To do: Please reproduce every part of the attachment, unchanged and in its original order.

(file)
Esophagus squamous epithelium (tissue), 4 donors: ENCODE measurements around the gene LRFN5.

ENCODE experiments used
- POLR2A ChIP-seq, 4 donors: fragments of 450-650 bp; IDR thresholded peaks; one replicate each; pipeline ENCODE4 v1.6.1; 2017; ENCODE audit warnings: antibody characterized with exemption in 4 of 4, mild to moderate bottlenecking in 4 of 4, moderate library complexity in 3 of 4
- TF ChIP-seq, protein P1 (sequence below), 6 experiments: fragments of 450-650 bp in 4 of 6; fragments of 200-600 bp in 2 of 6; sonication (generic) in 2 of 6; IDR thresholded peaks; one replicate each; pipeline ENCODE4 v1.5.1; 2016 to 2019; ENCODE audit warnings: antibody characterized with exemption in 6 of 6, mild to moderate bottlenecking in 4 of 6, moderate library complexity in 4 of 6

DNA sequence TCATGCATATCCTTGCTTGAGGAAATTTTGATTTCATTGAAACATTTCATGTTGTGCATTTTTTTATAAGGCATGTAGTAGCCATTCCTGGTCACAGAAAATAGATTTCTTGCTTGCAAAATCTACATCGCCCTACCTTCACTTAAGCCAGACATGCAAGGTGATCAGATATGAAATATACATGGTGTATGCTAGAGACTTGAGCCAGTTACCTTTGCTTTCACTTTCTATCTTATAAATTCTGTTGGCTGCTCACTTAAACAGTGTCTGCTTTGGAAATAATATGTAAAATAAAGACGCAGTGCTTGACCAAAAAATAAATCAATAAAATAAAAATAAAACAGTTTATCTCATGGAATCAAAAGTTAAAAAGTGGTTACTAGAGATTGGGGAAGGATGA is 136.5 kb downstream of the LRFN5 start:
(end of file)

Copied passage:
Esophagus squamous epithelium (tissue), 4 donors: ENCODE measurements around the gene LRFN5.

ENCODE experiments used
- POLR2A ChIP-seq, 4 donors: fragments of 450-650 bp; IDR thresholded peaks; one replicate each; pipeline ENCODE4 v1.6.1; 2017; ENCODE audit warnings: antibody characterized with exemption in 4 of 4, mild to moderate bottlenecking in 4 of 4, moderate library complexity in 3 of 4
- TF ChIP-seq, protein P1 (sequence below), 6 experiments: fragments of 450-650 bp in 4 of 6; fragments of 200-600 bp in 2 of 6; sonication (generic) in 2 of 6; IDR thresholded peaks; one replicate each; pipeline ENCODE4 v1.5.1; 2016 to 2019; ENCODE audit warnings: antibody characterized with exemption in 6 of 6, mild to moderate bottlenecking in 4 of 6, moderate library complexity in 4 of 6

DNA sequence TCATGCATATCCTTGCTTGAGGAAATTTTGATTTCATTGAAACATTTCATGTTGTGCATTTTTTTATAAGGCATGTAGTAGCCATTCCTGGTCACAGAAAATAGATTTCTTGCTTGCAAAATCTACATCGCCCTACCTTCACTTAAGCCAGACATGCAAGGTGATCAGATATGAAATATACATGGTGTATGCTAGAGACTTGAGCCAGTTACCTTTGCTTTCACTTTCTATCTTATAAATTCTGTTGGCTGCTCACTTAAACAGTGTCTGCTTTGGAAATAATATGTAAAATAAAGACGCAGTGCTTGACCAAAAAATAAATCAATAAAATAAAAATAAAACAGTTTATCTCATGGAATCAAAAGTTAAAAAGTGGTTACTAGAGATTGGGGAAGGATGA is 136.5 kb downstream of the LRFN5 start: